Web of Science

last modified 2016-01-28T16:40:17-04:00

Web of Science is a suite of citation databases containing citation and abstract information on articles in over 13,000 journals in the sciences, social sciences, and the humanities. It is a great resource to find high-quality journal articles in most disciplines, track the usage of articles over time, and to find articles written by a given author or institution.


In Web of Science, you can perform multiple types of searches, depending on your needs:
  • Basic Search: topic, author, journal name, etc. - the standard search option
  • Author Search: search for articles by a particular author
  • Cited Reference Search: search for articles that cite an author or work
  • Advanced Search: construct a search query using Boolean logic and other search operators

Each is explained in detail below, except for Advanced Search, which is not recommended for most students. You can change between search types from the main page - just use the menu dropdown above your search box. 

Basic Search

When you first access Web of Science, the default basic search screen will look like that pictured below, allowing you to run a basic search by topic (similar to a keyword search) and to easily select a publication date range. If you need to run a more complex search, you can add more search lines and/or change the default "topic" to a variety of other options, such as author's name, title (for article titles), or publication name (for journal titles).

If you open the "More Settings" option under the timespan, you can also limit your search to particular collections within Web of Science, including the Science Citation Index, Social Sciences Citation Index, Arts & Humanities Citation Index, and the Emerging Sources Citation Index.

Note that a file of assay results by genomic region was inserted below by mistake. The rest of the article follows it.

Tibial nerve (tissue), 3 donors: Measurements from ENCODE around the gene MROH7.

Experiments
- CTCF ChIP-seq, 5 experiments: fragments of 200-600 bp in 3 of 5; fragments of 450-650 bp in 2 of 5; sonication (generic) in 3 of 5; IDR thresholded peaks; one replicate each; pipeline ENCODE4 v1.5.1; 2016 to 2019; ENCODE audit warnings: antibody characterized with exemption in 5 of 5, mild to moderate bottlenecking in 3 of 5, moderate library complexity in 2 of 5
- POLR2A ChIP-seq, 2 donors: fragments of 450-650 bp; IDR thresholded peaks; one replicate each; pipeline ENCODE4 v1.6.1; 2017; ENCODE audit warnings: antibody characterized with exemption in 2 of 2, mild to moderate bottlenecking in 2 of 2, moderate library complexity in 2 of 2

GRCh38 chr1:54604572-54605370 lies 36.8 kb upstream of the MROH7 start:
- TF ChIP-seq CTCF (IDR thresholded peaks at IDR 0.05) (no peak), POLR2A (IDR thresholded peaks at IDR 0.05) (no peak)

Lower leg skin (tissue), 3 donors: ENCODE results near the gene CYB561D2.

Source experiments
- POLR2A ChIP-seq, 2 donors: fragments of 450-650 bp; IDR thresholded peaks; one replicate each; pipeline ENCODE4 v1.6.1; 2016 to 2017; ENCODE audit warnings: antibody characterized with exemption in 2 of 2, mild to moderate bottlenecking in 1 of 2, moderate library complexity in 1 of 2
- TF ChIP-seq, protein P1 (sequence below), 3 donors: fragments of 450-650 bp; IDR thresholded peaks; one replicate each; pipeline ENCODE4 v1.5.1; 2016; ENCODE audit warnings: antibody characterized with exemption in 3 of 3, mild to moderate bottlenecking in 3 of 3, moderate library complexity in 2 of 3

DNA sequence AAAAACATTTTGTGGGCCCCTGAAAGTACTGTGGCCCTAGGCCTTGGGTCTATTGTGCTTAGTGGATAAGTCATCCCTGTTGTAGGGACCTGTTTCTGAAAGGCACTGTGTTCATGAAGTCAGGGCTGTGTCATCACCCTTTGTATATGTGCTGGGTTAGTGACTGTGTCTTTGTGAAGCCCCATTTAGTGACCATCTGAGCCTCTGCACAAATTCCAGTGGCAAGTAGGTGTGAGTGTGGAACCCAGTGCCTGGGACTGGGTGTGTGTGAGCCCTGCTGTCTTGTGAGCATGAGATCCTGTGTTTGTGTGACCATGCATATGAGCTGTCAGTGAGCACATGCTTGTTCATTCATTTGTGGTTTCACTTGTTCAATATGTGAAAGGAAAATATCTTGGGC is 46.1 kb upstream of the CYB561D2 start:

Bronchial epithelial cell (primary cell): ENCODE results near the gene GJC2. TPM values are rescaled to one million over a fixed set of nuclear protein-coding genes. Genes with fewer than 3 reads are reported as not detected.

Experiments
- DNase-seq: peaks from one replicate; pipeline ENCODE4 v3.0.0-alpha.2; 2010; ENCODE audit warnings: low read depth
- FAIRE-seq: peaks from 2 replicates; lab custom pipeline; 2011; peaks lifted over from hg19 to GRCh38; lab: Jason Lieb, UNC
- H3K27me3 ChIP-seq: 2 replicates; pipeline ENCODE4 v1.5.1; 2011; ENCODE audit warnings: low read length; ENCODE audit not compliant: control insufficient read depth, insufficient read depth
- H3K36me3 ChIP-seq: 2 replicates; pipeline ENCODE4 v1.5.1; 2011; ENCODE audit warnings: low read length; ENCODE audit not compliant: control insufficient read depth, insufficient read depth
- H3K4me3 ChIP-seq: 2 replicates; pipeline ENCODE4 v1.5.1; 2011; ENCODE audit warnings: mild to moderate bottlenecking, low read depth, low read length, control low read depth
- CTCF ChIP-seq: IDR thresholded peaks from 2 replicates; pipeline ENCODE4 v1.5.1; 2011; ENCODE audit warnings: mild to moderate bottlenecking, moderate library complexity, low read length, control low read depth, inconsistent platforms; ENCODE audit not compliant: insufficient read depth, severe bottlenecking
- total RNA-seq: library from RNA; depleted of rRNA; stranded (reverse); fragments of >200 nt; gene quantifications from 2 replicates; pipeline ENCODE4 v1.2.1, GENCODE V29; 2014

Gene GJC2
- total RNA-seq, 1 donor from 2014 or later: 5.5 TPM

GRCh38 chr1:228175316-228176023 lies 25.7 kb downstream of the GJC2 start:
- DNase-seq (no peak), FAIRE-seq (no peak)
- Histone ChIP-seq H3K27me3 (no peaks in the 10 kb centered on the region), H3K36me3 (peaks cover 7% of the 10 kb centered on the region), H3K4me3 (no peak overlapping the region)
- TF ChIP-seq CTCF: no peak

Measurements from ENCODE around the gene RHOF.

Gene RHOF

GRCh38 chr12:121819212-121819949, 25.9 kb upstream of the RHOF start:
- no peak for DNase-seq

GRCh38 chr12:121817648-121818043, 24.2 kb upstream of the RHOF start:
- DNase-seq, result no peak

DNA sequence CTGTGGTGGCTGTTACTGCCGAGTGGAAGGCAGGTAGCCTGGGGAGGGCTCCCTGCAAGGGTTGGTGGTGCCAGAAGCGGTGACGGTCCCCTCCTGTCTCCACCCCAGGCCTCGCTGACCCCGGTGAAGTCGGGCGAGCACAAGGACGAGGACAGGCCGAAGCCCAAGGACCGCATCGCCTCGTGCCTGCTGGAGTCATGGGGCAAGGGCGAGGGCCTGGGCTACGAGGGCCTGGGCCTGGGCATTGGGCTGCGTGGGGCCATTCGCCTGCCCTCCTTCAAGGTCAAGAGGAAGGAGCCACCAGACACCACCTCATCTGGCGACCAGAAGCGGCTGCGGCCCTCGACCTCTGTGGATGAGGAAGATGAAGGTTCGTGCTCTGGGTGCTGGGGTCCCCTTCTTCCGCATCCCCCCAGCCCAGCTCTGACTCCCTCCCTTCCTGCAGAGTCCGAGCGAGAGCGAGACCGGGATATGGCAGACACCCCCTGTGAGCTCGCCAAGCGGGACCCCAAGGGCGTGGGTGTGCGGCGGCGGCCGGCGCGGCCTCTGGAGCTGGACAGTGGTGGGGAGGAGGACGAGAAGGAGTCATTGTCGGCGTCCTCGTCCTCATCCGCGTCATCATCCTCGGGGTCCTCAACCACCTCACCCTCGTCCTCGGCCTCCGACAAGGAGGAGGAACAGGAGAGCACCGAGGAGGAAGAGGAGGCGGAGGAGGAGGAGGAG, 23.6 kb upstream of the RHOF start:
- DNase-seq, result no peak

On the results screen, you should keep in mind that the default is to organize results by publication date rather than relevance (which is probably what you are most familiar with). If your first few results look off-topic, you may want to try changing the "sort by" field at the top to "Relevance" first.

If you decide you need to refine your search, many options for doing so are provided on the left under "Refine Results," including search within results, categories, document types, authors, etc. For each of these, selecting "more options/values" will show you a longer list of available options.

When you find an item of interest, click the orange "find full text" button to see if we have full text available. This will quickly search our other databases for the full article and provide links if available (see this guide for more details). If unavailable, you may still request the article through Interlibrary Loan, and we will get a PDF copy to you within a few business days.


You may also see links to find the full text directly from the publisher - these should take you directly to the article online.

 Author Search

This search feature allows you to locate all available works by a given author, using 1 to 3 steps, depending on your needs. For authors with unusual names, you can simply search by their name, but Web of Science also allows you to further refine to authors within a particular domain and who work for a particular institution.